[CentOS] obtaining non-packaged software

Sat Nov 6 12:00:19 UTC 2010
Mathieu Baudier <mbaudier at argeo.org>

> I have been using Fedora on my home desktop for close to an year, and
> I am happy with it, nevertheless I am considering switching to a
> slower-moving distro.

I followed the same path a few years ago, and I'm very happy with it.
So, welcome!

> CentOS + EPEL put together have less packages than Fedora. Moreover

I use CentOS + EPEL as a base and include specific packages from
RPMForge, using  includepkgs in the /etc/yum.repos.d/rpmforge.repo

For example my (very personal) package list from RPMForge:

includepkgs=pam_keyring pbzip2 subversion* mod_dav_svn bonnie++
xplanet xplanet-maps filezilla allegro* unrar aircrack-ng
python-reportlab python-psycopg drupal6 powertop fuse-davfs2 dropbox*
nautilus-dropbox gtkimageview*

I used RPMFusion when on Fedora and found it a great repo, but on
CentOS, RPMForge is much more complete and of better quality IMHO

> I can go upstream, get sources and build them. It is a good solution,

I build locally very rarely and only when I need something quick on my
workstation that I know I will use once (I don't even install it and
run the binaries directly when possible).

> it possible to get a Fedora binary package and install it? What about

in general, no

> getting a Fedora source package, building and installing it? Is there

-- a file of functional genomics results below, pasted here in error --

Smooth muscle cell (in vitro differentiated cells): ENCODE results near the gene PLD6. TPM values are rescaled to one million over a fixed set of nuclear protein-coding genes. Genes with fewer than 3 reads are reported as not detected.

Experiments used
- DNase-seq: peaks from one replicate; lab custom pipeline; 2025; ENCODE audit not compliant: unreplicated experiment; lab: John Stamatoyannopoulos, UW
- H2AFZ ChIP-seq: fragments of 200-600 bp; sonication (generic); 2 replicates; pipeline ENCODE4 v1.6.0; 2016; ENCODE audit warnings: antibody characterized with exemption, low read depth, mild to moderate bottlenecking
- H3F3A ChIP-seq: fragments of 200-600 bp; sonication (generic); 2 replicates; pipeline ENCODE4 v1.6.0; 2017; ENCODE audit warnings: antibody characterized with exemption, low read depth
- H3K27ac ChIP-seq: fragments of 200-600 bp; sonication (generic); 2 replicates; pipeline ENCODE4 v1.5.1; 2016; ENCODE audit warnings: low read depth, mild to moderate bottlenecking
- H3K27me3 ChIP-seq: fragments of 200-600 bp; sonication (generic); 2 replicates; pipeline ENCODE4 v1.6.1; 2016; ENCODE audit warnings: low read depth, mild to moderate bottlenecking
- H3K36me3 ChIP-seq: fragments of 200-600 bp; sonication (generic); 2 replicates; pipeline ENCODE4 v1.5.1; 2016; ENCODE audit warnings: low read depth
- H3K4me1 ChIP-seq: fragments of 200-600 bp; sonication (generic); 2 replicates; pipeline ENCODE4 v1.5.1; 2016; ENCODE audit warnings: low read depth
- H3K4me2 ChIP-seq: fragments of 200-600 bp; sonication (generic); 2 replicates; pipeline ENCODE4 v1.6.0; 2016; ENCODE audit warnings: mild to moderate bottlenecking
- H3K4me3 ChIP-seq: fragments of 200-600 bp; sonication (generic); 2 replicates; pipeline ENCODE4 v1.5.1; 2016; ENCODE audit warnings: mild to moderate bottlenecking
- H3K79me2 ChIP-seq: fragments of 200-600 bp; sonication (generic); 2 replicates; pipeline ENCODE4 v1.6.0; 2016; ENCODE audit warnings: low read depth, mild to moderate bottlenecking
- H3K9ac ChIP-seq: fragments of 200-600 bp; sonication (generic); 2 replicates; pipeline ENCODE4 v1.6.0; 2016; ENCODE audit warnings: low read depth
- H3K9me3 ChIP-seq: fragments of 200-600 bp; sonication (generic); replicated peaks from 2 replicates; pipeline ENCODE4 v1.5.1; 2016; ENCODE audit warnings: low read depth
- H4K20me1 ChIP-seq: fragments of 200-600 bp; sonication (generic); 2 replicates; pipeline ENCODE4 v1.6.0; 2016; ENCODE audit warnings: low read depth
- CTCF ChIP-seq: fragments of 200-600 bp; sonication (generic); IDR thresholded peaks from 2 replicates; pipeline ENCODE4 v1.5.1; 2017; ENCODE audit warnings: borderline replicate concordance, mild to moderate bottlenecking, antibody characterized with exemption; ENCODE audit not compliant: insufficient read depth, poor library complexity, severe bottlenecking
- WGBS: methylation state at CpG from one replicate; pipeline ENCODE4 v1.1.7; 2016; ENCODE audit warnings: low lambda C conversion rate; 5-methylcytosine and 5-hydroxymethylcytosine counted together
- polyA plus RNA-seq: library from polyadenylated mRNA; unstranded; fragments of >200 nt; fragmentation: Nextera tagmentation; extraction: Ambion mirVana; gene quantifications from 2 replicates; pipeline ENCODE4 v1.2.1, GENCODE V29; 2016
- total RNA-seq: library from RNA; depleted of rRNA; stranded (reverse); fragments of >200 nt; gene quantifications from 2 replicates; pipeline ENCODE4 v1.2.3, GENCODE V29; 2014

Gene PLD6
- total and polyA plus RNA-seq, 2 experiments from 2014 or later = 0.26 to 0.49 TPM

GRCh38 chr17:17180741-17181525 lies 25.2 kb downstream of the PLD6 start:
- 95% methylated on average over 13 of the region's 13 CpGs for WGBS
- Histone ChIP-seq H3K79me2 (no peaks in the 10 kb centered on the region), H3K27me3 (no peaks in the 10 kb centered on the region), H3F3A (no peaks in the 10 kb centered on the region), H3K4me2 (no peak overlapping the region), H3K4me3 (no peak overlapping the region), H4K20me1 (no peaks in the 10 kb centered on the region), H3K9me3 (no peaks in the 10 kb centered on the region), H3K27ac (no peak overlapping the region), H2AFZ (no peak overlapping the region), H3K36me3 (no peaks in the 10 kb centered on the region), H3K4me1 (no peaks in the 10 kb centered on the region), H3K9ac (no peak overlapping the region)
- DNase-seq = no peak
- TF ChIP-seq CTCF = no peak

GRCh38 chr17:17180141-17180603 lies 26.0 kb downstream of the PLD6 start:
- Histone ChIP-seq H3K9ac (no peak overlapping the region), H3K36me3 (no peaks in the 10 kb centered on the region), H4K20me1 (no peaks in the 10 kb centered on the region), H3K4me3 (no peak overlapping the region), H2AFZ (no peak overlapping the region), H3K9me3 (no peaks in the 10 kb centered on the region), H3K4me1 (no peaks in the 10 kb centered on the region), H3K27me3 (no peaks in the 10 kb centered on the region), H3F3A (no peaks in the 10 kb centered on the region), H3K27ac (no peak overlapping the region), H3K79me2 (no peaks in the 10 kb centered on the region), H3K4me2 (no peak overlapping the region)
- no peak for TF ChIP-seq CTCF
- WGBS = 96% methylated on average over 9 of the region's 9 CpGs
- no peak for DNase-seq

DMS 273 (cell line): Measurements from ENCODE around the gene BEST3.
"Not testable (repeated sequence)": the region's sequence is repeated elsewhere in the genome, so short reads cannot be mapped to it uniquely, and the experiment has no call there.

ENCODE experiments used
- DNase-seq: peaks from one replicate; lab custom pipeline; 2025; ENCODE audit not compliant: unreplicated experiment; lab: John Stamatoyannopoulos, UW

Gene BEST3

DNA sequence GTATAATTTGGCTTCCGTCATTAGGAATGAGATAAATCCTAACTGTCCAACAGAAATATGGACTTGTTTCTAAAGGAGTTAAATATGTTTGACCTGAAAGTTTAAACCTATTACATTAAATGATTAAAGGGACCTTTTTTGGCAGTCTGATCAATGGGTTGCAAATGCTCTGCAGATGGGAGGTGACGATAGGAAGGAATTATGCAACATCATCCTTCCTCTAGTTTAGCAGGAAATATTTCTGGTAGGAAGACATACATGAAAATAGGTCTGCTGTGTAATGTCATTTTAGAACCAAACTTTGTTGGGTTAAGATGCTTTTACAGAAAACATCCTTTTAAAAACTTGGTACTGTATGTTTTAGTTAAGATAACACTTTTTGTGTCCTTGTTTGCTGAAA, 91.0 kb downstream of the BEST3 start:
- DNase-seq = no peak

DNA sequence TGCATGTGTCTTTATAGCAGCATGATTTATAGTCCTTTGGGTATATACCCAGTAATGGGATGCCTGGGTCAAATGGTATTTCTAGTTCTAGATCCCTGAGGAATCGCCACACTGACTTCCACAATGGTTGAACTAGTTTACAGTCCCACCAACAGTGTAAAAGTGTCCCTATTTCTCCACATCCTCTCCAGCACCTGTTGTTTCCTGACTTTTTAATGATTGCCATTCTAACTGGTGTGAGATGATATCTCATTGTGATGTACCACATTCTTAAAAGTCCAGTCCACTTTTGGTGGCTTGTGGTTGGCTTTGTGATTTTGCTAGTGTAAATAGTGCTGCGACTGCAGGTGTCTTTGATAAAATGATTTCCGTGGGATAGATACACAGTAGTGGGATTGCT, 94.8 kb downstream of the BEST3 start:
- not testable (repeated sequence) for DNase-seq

Yes and it is pretty straightforward for a lot of them.

Just first unzip the Fedora SRPM with the Archive Manager and copy the
files in rpmbuild/SOURCES and rpmbuild/SPECS
(the RPM format somehow changed around Fedora 9 or 10, so rpm -Uvh
*.src.rpm won't work with recent Fedora versions)

However for some packages you will see that they depend on recent
versions of some software, especially the graphical environment
libraries (GTK/GNOME or Qt/KDE).
In that case there is not much you can do, because you don't want to
update core libraries of CentOS (if yous start going that way, you
should rather keep using Fedora or use Ubuntu...)

An approach is then to look at earlier Fedora versions until you find
a version of the software which is still compatible with the CentOS
CentOS is more or less compatible with Fedora 6, but I found that up
to Fedora 9 most packages rebuild easily